With conventional concert formats that routinely couch brand-new works between better known (and often, more diligently prepared) warhorses, it’s uncommon for a world premiere performance to be the most memorable high of a given program.
But a concert by the Kontras Quartet of works by American composers at Ganz Hall, presented by the American Music Project on Sunday afternoon, undoubtedly bucked that trend.
Since 2014, the nonprofit organization has sought to expand the canon of contemporary American art music by programming neglected works of the past and commissioning major works by American composers. The project’s latest effort offered Amy Wurtz’s String Quartet No. 3 in its world premiere at Sunday’s concert, which also marked AMP’s first mainstage event since 2016. (AMP was founded by Chicago Classical Review’s Lawrence A. Johnson, who is the organization’s executive director.)
Opening the program was Philip Glass’s Second String Quartet (“Company”), titled after (and written to accompany) a dramatization of Samuel Beckett’s eponymous novella—a slight work, but chock-full of stylish, Glassworks-era writing.
Kontras opened the quartet’s introduction with a measured rubato, flexing into a moderate tempo in the first theme that largely set the pace for the rest of the work. The choice lent an organic feel to Glass’s scoring, but the pedestrian tempo resulted in a largely anodyne and undramatic reading.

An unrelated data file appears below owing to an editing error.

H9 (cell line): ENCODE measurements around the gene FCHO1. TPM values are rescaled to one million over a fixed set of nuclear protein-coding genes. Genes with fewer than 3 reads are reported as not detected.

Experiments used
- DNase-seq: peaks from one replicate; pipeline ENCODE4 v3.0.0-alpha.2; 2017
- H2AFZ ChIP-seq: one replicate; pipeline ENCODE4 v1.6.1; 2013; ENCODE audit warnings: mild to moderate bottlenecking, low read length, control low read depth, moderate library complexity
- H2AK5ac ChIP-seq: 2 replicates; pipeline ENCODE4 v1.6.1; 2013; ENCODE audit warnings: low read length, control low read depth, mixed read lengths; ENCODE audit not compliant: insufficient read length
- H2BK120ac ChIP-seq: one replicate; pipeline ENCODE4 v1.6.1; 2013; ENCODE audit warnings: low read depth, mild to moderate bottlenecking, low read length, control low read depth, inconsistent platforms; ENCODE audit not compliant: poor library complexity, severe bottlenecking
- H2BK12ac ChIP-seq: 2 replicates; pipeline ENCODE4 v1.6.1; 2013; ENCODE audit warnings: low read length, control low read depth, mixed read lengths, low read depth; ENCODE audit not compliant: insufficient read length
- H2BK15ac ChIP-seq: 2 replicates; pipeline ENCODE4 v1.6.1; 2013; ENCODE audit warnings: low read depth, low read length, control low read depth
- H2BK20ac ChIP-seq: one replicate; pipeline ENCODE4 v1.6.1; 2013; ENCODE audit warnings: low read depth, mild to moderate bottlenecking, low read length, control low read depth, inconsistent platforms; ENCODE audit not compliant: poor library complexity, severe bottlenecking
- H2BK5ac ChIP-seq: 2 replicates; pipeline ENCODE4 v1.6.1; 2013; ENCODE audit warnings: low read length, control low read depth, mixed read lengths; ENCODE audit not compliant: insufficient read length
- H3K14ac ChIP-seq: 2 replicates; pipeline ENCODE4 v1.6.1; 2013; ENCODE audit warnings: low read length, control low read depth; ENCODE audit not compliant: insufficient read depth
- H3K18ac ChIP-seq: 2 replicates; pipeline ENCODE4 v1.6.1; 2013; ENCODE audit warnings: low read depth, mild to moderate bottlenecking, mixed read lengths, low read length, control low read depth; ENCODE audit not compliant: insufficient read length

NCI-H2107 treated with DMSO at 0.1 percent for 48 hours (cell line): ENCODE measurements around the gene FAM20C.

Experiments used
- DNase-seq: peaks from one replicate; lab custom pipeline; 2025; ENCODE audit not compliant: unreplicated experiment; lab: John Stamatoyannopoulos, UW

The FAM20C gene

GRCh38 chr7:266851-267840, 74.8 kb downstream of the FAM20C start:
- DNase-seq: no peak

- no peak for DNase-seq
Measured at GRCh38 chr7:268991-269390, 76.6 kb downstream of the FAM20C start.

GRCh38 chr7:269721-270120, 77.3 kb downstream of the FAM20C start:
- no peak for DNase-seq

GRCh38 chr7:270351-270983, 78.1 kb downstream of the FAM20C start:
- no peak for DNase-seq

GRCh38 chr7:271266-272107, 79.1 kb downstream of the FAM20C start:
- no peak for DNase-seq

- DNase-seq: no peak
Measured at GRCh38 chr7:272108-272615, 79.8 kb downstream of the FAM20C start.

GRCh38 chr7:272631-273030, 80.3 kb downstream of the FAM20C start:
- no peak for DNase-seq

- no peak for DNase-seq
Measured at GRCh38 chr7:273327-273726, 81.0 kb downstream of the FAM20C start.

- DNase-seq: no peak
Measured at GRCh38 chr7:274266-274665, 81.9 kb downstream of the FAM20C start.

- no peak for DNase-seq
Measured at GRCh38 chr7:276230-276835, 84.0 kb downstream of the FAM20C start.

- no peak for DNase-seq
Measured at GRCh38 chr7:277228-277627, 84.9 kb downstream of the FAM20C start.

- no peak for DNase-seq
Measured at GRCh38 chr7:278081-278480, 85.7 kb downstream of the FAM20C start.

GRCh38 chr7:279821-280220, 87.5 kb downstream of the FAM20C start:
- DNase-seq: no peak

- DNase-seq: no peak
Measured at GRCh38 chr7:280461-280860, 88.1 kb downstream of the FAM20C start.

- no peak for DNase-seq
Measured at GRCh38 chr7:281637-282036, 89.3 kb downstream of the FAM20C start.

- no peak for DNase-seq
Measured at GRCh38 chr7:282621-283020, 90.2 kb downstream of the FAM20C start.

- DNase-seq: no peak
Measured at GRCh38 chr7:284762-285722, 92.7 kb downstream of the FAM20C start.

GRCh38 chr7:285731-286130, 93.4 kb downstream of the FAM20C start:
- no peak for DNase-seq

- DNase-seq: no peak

Vincent Persichetti’s String Quartet No. 3 provided one of the program’s major tentpoles. A legendary pedagogue who taught such notable figures as Glass and Einojuhani Rautavaara at Juilliard, Persichetti’s remarkable works are sorely under-programmed, making this chamber masterpiece a welcome addition to Sunday’s hearings.
Though the composer’s early output adhered to early 20th-century neoclassicism, the Third Quartet is a banner work from Persichetti’s middle period that weaves hymnic melodies with more modern aesthetics and evinces the composer’s penchant for meticulous instrumentation and marvelous melodic architecture.
It’s also a fierce and mercurial composition, cast in a single movement yet characterized by a staggering landscape of varied texture and mood. Yet while the Kontras Quartet gave a committed performance, it ultimately fell flat. Such sharp-edged writing calls for a delivery with bite, and while solo contributions shone bright (as with a cello obbligato passage played by Jean Hatmaker), one was left wanting for more fire throughout, especially in the furioso and vivace sections. Even the more tender ensemble moments came off as unpolished as the ensemble wrestled intermittently with intonation in the work’s dense harmonies.
“This kind of program is such a unique opportunity for us, as classical musicians, to work and interact with living composers,” said Kontras cellist Hatmaker in remarks after intermission. This collaboration may well be the secret sauce that was lacking from the program’s first half, as the Kontras Quartet brought sharper insight and more fervent playing to uplift the program’s latter selections.